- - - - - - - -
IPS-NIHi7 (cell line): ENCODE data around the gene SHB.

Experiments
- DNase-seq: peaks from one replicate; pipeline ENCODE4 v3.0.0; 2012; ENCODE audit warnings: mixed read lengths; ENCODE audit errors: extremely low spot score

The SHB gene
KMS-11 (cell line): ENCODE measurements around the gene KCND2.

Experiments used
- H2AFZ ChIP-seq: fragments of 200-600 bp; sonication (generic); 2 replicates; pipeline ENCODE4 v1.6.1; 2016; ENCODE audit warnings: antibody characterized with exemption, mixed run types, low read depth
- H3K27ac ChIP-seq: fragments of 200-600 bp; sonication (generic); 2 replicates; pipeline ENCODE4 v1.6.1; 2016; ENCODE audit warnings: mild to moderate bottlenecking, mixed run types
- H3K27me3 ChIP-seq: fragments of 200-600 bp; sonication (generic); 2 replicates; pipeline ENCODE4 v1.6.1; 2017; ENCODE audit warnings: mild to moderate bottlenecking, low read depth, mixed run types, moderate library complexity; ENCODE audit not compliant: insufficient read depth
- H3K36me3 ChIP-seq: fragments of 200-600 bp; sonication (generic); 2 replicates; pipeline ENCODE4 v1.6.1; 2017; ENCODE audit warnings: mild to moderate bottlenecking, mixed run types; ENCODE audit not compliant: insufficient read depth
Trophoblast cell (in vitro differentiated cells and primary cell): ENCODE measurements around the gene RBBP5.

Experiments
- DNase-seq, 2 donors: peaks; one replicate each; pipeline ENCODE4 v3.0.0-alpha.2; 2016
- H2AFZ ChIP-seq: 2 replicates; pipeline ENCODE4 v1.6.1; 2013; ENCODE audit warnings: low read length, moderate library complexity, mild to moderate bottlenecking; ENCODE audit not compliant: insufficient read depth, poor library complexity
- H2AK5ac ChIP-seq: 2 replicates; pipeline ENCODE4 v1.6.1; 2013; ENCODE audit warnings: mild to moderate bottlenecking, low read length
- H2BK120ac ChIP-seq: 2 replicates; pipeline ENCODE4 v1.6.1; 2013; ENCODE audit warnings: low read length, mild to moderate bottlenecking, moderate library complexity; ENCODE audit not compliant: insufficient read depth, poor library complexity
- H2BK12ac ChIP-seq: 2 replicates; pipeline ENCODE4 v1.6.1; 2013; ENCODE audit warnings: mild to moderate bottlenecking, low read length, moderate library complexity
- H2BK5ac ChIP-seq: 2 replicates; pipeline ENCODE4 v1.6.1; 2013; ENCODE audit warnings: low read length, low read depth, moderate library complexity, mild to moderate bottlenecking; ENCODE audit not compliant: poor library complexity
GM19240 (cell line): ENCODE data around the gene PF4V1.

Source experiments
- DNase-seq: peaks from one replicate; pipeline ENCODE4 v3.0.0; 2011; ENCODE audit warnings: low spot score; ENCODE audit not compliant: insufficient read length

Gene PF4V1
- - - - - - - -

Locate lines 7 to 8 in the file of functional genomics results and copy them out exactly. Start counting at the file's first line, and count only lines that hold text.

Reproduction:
- H2AFZ ChIP-seq: fragments of 200-600 bp; sonication (generic); 2 replicates; pipeline ENCODE4 v1.6.1; 2016; ENCODE audit warnings: antibody characterized with exemption, mixed run types, low read depth
- H3K27ac ChIP-seq: fragments of 200-600 bp; sonication (generic); 2 replicates; pipeline ENCODE4 v1.6.1; 2016; ENCODE audit warnings: mild to moderate bottlenecking, mixed run types